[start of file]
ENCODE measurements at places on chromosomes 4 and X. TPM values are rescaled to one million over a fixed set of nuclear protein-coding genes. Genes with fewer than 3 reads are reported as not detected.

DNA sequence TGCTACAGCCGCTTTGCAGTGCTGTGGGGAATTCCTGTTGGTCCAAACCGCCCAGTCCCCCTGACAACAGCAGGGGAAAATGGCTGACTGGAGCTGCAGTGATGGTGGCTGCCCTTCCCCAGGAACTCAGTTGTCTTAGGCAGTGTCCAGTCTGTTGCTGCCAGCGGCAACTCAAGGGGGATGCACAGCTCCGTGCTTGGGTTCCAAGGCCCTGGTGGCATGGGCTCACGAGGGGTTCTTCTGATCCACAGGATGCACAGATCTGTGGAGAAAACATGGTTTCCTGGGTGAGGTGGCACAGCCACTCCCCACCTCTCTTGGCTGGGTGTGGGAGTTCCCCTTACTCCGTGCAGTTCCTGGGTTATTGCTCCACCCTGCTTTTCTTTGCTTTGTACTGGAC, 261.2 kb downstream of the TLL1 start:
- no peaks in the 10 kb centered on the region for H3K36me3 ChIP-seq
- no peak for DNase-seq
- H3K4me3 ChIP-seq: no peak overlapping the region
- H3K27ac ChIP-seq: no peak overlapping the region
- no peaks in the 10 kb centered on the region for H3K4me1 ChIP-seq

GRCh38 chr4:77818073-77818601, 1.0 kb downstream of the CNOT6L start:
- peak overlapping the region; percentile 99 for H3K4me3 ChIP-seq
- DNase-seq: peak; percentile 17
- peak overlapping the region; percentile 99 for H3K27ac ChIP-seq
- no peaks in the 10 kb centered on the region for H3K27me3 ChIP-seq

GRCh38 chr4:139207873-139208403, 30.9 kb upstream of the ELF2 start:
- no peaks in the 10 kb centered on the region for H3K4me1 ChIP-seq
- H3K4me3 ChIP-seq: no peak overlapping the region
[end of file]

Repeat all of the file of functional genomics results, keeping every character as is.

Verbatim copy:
ENCODE measurements at places on chromosomes 4 and X. TPM values are rescaled to one million over a fixed set of nuclear protein-coding genes. Genes with fewer than 3 reads are reported as not detected.

DNA sequence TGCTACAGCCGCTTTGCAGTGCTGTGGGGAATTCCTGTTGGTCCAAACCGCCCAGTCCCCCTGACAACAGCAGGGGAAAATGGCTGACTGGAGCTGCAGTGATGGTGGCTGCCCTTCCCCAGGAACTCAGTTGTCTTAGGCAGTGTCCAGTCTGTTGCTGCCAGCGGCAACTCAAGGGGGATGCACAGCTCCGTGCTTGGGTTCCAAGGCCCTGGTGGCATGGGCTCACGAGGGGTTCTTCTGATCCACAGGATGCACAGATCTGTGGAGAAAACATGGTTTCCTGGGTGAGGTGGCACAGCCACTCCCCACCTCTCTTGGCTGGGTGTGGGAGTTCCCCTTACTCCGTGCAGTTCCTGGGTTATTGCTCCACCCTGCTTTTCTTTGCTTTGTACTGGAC, 261.2 kb downstream of the TLL1 start:
- no peaks in the 10 kb centered on the region for H3K36me3 ChIP-seq
- no peak for DNase-seq
- H3K4me3 ChIP-seq: no peak overlapping the region
- H3K27ac ChIP-seq: no peak overlapping the region
- no peaks in the 10 kb centered on the region for H3K4me1 ChIP-seq

GRCh38 chr4:77818073-77818601, 1.0 kb downstream of the CNOT6L start:
- peak overlapping the region; percentile 99 for H3K4me3 ChIP-seq
- DNase-seq: peak; percentile 17
- peak overlapping the region; percentile 99 for H3K27ac ChIP-seq
- no peaks in the 10 kb centered on the region for H3K27me3 ChIP-seq

GRCh38 chr4:139207873-139208403, 30.9 kb upstream of the ELF2 start:
- no peaks in the 10 kb centered on the region for H3K4me1 ChIP-seq
- H3K4me3 ChIP-seq: no peak overlapping the region